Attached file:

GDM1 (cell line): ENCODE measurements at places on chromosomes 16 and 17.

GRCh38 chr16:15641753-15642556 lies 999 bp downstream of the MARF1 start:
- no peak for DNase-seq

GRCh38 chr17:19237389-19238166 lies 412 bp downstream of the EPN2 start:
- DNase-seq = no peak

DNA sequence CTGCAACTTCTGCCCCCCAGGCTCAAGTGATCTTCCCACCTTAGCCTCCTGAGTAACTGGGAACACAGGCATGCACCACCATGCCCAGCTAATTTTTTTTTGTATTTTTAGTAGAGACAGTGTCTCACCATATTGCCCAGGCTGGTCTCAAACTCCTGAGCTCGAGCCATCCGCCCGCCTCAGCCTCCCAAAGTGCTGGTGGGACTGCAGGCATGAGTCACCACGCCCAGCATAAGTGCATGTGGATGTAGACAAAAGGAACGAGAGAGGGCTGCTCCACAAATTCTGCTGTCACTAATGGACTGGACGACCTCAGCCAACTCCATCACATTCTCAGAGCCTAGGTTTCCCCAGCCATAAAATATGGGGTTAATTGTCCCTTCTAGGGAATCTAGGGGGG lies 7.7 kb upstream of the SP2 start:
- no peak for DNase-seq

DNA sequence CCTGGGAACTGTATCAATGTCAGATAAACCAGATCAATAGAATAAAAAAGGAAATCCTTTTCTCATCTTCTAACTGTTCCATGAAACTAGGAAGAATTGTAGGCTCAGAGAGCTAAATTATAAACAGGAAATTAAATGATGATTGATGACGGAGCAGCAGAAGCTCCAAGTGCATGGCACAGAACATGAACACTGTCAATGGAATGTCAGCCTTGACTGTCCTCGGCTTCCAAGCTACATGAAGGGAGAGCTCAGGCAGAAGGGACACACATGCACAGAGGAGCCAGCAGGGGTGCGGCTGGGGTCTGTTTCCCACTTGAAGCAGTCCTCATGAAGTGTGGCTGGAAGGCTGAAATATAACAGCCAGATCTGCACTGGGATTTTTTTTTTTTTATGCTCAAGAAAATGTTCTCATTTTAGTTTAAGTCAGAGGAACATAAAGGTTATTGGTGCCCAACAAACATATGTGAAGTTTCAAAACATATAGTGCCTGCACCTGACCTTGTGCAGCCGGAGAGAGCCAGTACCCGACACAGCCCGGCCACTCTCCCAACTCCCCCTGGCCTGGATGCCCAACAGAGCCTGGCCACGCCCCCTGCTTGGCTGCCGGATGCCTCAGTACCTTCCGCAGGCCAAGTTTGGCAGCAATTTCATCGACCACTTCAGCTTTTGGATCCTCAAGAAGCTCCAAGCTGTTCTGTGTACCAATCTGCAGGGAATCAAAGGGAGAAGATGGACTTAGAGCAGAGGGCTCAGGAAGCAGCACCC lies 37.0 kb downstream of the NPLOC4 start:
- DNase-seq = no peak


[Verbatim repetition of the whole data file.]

GDM1 (cell line): ENCODE measurements at places on chromosomes 16 and 17.

GRCh38 chr16:15641753-15642556 lies 999 bp downstream of the MARF1 start:
- no peak for DNase-seq

GRCh38 chr17:19237389-19238166 lies 412 bp downstream of the EPN2 start:
- DNase-seq = no peak

DNA sequence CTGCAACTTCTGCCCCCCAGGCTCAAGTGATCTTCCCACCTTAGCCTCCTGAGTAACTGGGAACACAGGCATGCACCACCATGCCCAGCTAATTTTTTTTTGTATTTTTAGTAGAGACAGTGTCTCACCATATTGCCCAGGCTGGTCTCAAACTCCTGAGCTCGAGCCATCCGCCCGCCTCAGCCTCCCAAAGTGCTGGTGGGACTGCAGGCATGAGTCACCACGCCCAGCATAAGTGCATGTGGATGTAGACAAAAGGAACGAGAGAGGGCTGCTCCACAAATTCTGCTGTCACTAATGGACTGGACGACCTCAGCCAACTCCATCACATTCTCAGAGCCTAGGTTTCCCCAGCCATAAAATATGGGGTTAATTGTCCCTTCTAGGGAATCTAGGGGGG lies 7.7 kb upstream of the SP2 start:
- no peak for DNase-seq

DNA sequence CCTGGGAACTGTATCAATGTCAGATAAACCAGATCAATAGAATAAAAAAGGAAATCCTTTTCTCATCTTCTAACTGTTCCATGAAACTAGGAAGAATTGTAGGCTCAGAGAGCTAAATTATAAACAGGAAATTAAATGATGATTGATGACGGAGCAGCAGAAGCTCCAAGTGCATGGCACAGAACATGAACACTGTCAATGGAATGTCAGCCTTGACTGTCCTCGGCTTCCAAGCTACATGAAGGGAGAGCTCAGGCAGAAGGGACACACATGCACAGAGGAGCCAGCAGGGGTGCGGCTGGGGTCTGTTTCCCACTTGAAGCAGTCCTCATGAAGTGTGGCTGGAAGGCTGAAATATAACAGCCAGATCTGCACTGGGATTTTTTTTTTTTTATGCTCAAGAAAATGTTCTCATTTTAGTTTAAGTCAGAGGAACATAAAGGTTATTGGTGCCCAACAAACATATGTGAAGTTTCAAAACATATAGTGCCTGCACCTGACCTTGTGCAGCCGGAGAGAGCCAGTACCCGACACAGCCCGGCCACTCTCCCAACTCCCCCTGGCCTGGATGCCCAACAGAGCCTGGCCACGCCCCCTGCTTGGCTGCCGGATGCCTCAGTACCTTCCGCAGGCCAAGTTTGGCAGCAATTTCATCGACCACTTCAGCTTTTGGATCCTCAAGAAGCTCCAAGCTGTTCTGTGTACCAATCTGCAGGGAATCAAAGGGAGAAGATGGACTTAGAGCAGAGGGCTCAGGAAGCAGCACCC lies 37.0 kb downstream of the NPLOC4 start:
- DNase-seq = no peak